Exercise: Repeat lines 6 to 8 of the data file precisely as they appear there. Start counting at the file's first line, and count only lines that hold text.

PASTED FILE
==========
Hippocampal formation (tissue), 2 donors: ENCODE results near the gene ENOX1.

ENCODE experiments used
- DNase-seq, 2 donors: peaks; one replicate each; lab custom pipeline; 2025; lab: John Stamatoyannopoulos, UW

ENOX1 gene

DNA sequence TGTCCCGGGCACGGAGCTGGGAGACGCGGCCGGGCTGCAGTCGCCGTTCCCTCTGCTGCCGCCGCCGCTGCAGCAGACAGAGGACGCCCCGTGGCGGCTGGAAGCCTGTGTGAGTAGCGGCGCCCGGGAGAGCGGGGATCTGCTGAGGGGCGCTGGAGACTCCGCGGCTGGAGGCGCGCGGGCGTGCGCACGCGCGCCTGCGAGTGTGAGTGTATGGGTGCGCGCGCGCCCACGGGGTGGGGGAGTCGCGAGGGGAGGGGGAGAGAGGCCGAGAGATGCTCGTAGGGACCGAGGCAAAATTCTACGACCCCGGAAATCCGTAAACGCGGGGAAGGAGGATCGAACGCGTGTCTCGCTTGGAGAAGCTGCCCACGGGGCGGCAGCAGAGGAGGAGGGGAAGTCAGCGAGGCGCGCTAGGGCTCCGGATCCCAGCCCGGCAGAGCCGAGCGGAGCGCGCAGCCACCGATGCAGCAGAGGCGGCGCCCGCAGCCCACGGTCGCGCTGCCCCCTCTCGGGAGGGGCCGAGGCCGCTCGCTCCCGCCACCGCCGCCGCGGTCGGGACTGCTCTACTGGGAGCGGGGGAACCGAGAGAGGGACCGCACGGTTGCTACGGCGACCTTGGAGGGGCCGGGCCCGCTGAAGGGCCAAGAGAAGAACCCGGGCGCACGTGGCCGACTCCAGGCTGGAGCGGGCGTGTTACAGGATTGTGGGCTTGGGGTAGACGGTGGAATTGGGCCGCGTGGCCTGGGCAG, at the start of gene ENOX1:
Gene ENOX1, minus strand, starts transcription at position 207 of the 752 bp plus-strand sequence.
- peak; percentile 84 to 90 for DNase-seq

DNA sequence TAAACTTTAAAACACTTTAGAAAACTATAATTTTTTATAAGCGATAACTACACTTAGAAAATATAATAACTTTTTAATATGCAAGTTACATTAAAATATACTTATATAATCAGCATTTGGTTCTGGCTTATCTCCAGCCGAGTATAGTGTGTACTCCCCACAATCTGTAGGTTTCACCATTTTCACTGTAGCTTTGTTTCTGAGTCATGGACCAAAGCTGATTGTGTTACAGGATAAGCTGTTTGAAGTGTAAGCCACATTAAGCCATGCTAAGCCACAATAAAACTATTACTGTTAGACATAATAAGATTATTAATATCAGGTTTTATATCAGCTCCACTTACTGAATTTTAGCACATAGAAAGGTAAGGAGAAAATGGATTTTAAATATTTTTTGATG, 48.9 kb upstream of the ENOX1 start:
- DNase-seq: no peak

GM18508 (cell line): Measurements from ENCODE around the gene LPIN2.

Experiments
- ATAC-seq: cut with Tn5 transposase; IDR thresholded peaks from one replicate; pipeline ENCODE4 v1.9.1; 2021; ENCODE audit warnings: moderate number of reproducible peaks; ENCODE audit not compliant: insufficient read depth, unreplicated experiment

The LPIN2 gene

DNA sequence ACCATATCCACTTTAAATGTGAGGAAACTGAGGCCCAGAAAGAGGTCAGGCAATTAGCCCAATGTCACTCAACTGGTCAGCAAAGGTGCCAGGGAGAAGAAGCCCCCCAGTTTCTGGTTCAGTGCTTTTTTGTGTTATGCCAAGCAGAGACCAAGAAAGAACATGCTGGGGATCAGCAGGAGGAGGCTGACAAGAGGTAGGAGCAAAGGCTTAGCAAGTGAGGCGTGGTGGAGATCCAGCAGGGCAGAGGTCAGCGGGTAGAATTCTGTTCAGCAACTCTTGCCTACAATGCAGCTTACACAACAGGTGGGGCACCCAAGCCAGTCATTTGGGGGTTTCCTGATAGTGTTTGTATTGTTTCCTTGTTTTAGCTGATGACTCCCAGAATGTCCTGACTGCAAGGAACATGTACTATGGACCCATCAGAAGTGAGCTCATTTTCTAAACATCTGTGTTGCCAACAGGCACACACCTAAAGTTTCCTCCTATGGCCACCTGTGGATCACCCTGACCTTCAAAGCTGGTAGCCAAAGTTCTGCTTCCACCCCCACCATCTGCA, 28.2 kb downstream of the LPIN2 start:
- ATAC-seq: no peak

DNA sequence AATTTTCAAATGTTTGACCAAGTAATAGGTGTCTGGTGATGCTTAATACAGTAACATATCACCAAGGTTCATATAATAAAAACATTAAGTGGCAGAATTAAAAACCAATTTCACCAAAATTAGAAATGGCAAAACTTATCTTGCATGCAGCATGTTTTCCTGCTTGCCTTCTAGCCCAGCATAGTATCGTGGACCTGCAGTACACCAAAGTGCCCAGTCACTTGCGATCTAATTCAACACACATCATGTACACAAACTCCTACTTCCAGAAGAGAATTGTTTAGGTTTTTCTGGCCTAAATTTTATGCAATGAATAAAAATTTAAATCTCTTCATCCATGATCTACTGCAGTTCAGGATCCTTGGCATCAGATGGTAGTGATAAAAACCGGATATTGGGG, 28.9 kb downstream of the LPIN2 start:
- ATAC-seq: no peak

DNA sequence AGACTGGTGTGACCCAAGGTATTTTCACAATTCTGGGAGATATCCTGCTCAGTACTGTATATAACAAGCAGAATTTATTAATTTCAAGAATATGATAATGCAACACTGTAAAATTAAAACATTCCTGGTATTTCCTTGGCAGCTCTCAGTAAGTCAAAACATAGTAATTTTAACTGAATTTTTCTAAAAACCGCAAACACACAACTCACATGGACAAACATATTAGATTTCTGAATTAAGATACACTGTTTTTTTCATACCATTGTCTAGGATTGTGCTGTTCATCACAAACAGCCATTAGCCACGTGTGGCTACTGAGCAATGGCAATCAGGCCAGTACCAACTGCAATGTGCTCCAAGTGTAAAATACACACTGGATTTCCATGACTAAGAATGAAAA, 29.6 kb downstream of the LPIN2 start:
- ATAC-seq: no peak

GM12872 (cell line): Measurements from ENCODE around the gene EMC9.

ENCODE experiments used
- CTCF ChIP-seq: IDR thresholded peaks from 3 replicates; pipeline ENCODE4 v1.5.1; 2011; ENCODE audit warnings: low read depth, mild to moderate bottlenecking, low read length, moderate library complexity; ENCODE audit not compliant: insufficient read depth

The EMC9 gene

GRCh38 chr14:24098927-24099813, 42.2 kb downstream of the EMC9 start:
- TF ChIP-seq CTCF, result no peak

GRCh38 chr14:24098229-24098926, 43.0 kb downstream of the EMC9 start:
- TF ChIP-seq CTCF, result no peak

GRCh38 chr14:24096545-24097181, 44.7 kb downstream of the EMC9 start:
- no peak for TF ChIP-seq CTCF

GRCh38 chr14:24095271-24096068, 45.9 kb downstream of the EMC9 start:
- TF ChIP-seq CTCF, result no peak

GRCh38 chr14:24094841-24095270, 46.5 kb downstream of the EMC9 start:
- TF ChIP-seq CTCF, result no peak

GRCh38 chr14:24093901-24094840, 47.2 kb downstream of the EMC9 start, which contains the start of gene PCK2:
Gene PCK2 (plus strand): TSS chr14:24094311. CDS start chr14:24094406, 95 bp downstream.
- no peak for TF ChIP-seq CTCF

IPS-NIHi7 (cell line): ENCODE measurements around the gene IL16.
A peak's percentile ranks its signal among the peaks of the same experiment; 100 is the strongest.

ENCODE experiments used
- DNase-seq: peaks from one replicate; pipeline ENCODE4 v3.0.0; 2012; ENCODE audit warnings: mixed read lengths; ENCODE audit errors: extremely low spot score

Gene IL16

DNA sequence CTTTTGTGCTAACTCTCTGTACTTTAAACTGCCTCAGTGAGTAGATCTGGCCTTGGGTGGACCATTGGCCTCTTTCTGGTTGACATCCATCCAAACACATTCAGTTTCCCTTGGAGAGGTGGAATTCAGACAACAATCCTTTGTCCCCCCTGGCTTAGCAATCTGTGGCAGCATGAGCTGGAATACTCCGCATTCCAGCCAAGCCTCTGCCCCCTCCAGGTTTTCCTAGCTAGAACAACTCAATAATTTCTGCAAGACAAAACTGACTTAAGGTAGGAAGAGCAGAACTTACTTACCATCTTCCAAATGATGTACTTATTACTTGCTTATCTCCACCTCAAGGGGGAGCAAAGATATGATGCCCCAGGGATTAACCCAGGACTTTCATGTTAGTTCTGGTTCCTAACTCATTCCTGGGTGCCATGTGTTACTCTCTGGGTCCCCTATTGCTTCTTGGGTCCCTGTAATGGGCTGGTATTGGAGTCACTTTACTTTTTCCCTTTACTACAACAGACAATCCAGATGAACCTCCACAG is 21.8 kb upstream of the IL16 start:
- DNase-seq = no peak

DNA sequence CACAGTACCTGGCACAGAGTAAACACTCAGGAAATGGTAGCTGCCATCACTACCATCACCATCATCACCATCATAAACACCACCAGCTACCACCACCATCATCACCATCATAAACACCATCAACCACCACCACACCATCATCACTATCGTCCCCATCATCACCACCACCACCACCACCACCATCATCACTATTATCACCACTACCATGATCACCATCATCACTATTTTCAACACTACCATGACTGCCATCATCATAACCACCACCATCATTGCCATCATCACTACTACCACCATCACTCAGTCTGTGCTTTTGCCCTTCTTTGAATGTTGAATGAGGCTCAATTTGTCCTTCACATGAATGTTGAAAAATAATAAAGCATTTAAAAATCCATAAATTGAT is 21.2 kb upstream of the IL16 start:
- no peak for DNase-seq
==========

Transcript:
Gene ENOX1, minus strand, starts transcription at position 207 of the 752 bp plus-strand sequence.
- peak; percentile 84 to 90 for DNase-seq

DNA sequence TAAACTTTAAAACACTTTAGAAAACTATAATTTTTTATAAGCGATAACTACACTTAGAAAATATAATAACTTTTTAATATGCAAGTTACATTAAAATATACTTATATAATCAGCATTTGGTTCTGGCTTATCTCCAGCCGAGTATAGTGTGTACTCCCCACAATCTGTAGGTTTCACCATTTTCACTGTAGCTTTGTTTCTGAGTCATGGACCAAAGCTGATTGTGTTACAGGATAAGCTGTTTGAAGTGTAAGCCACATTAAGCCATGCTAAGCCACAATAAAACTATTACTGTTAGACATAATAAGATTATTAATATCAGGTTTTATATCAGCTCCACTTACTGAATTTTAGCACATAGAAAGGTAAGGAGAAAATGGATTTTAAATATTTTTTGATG, 48.9 kb upstream of the ENOX1 start: